i. Objection: This is a classic fallacy of circular reasoning. The conclusion appears in the premise.
ii. Response: All reasoning moves in a circular fashion. Its start, middle and end relate to each other in a sense.
iii. Objection: This is the fallacy of equivocation. Circular reasoning has been redefined in midstream.
iv. Response: Greg Bahsen clarifies by saying that VanTil was saying that to assume rationality is in fact irrational without God's existence. You must assume the ground of reasoning before you affirm reason itself.
v. Second main objection: Nobody starts with God unless you are God.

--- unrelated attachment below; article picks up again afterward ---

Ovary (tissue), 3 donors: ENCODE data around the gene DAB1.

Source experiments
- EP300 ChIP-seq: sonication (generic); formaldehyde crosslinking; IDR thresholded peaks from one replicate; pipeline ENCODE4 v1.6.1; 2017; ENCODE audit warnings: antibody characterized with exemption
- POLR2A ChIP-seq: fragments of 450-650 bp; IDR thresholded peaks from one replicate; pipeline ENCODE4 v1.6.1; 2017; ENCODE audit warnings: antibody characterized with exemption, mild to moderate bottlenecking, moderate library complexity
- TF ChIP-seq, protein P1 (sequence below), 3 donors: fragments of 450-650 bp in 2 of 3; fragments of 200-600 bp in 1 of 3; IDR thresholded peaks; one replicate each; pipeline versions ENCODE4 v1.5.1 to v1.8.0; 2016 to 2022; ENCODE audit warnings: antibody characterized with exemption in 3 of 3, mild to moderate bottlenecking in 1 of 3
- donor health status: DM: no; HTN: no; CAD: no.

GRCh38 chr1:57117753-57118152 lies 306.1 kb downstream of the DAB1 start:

Self-consciousness is where we start, not God-awareness.
vi. Response: You are capitulating to secular ideas, specifically Enlightenment ideas.
vii. Objection: This is not a deification of self, but self-consciousness.
Augustine said that as soon as one knows that one exists, then you can know that you are not God. This ends in humility, not autonomy.
viii. Presuppositionalists and classicists think the other is giving too much away to the world. Both agree that the construction of the idea of God is critical to the Christian life.

*I do not own this presentation. Used only for education purposes
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See the following links to purchase a High Quality Version of the presentation. Please support the ministry!

Monday, January 21, 2013

RC Sproul: Analogical Language Part 2 - Defending Your Faith Part 9